Dear 43 Things Users,

10 years after introducing 43 Things to the world, we have decided we have met our last goal: completing the incredible experience that has been 43 Things. Please join us in giving one last cheer to all the folks who have shared their goals with the world, as well as all the people who have worked at The Robot Co-op to build this incredible website. We won a Webby Award, published a book, and brought happiness to a lot of people.

Starting today, 43 Things users can export their goals and entries from the site. Starting August 15, we will make the site “read only”. 43 Things users will still be able to view the site and export their content, but we won’t be taking any new content from users. We hope to leave the site up for folks to see and download their content until the end of the year. Ending on New Year’s Eve takes us full circle.

It has been a long ride (one of our original goals was to "build a company that lasts at least 2 years” - we beat that one!) While we wish the site could live on, it has suffered from a number of challenges - changes in how people use the site, the advertising industry, and how search engines view the site. We wish the outcome was different – but we’ve always been realistic about when our goals are met and when they aren't.

As of today, you will be able to download your goals and entries. See more about that on the FAQ page. Thanks for 10 great years of goal-setting and achieving.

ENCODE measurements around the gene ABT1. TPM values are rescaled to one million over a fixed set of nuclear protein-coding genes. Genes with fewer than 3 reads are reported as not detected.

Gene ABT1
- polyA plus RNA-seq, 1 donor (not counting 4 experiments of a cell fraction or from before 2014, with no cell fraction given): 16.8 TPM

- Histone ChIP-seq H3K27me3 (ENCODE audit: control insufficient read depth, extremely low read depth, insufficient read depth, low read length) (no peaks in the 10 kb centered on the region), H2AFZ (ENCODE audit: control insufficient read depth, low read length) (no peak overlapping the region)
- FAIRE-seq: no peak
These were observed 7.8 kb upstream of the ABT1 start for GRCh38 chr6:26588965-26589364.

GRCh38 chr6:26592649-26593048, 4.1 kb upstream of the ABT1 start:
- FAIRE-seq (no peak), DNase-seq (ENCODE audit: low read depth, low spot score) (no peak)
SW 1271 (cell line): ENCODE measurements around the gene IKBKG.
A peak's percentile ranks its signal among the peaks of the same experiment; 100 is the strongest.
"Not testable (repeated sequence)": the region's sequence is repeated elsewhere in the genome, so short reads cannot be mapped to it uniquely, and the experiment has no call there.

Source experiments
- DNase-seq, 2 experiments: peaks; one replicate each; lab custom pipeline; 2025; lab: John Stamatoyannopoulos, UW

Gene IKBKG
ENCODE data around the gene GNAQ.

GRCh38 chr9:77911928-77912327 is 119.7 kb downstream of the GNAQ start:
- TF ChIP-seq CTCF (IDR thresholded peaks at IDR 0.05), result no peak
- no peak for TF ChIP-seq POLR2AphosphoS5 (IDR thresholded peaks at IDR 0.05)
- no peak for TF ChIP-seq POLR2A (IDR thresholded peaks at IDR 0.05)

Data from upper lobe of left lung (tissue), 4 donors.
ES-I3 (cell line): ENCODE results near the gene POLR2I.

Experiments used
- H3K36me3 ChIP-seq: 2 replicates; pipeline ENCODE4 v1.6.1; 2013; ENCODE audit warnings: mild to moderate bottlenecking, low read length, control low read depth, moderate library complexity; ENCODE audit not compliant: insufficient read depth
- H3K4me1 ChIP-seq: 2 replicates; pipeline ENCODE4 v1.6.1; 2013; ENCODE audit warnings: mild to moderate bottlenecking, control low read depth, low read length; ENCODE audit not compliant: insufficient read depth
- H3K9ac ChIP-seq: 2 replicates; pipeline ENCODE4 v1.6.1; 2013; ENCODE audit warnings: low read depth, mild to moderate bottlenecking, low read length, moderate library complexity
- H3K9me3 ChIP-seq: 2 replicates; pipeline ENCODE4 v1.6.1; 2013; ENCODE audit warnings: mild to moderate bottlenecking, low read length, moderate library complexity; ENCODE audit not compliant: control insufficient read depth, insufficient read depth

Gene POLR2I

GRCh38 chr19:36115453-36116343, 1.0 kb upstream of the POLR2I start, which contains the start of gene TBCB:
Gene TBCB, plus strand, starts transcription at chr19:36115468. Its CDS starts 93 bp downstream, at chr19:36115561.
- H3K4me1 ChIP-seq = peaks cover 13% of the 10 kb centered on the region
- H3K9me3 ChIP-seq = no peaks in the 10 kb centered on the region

- The Robots.

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make my morning routine more efficient


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Jeff YoungstromThe key is to _have_ a routine

Making a checklist turned my random wandering into an actual routine. I can see what I have forgotten. I can add new things as they come up or shuffle the order if it’s not working quite right. I can take something off the list that I don’t want to do any more. 9 years ago

Jeff YoungstromChecklists work!

I created a checklist a while back listing every tiny little thing I need to do between getting up and leaving the house. There are 40+ things on that list! Of course some of them are trivial and obvious (“put on glasses”), but just having them written down in a prescribed order has helped a lot with making my morning peregrinations less random.

I think there’s still room for improvement so I’m not declaring this done yet. 9 years ago

Jeff YoungstromThe problem

I’m not a morning person. My brain is running at about 32% efficiency when I first get up. I find myself walking around the house doing my morning ablutions in basically random order every day. It’s the same stuff every day, but it hasn’t settled into an optimal routine on its own in all these years. Conscious effort seems to be required to address this problem. 9 years ago

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